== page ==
Much to say about Coldplay. I had a conversation with Schmetzger in Portland when I was there in December about Coldplay live. He was pretty critical of their live performance. My only experience was Austin, so as you can read below in the post describing my Austin experience I was having my doubts too. What was missing in Austin was a connection to the crowd and better control over the sound. The sound in Austin was clear, just not loud enough to grab you. Well…
They redeemed themselves with me. BIG TIME. But first a couple of other things.
I sold my extra ticket to a woman for face value. A deal from what I understand. I posted on Craigslist and she was apparently in San Jose on business and wanted to see Coldplay. We exchanged ticket for cash in the lobby of her hotel. The interesting thing was that the ticket was for the seat next to me (I didn’t mention this to her at any point). She never showed up. At least she didn’t sit next to me. But the cash covered a t-shirt, parking and a sub at Quiznos. I didn’t mind at all that she didn’t show. Cash doesn’t bounce.
Fiona Apple may have broken a few of the key rules of being an opening act.
1. She started early. By the atomic clock of my cell and the clock on the side of the arena, she started her set at 7:51.
2. She played for too long. While opening bands usually play their 5-7 songs and then run off the stage, members of the stage crew ran out as one of her songs drew to a close and grabbed instruments from the band and told her it was time to go.
3. She questioned what she was thinking when she wrote a song. The song, “Criminal,” by the way.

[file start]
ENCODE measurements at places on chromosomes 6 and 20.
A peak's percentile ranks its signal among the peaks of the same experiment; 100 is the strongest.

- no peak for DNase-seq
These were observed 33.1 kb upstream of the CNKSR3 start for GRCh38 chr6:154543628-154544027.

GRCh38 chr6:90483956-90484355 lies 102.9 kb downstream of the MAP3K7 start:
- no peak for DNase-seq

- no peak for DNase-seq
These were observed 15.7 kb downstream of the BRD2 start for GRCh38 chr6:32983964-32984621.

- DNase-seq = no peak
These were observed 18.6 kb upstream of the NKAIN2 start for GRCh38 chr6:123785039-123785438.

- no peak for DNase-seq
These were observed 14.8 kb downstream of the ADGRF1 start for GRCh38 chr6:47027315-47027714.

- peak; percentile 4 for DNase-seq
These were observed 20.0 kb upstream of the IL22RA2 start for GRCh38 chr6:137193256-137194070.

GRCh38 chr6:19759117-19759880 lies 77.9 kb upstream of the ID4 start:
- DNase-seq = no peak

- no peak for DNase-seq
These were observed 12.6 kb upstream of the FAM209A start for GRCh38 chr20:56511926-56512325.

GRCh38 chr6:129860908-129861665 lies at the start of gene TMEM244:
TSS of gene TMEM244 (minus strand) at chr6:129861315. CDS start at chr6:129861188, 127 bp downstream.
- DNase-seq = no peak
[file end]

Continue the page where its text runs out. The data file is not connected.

4. She gained at least one new fan. Me.
Fiona was phenomenal. I’ll save a proper review for another post. I’ll also save my revelation about opening acts for another post.
What Schmetzger and I had discussed in December was that a lot of Coldplay’s songs just didn’t seem like live songs. Great album tracks, great driving music, but not big live music numbers. Perhaps Chris, Guy, Will and Jon were listening, because it was a completely different set list than Austin, which compared with Schmetzger’s experience was pretty similar.
They started off with Square One, went right into Politik, Yellow, and Speed of Sound. While I was catching my breath from having my ass kicked by those four songs, they rattled through some songs that might not seem obvious. They inserted “How You See The World” into the set which is a song from “Help: A Day in the Life” a great track live, and a surprise to me. They did their Johnny Cash thing with “‘Til Kingdom Come” and “Ring of Fire.” They closed the set with “Fix You”, which should be (Castpost willing) imbedded in this post or the next post. There will be some more thoughts I share from the show later, but for now, enjoy the clip.